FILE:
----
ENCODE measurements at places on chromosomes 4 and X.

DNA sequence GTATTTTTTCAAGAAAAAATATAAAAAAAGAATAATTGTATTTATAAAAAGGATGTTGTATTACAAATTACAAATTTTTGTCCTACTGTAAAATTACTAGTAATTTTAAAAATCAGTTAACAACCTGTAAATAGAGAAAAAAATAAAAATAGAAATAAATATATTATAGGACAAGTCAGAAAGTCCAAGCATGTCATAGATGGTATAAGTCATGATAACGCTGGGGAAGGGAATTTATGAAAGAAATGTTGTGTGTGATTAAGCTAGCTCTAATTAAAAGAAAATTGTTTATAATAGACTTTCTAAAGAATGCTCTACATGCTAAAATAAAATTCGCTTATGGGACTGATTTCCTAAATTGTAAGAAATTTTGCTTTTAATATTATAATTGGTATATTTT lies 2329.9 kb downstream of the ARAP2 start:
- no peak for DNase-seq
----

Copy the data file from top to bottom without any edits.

ENCODE measurements at places on chromosomes 4 and X.

DNA sequence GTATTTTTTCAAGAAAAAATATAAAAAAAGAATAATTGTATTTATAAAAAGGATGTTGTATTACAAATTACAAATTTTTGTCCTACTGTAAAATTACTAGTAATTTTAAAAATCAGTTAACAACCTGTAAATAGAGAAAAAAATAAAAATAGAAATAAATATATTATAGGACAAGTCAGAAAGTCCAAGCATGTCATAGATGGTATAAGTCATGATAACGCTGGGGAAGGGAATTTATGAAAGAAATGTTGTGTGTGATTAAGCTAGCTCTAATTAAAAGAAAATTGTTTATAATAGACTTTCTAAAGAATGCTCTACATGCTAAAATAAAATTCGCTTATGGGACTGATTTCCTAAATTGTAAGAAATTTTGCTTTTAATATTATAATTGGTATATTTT lies 2329.9 kb downstream of the ARAP2 start:
- no peak for DNase-seq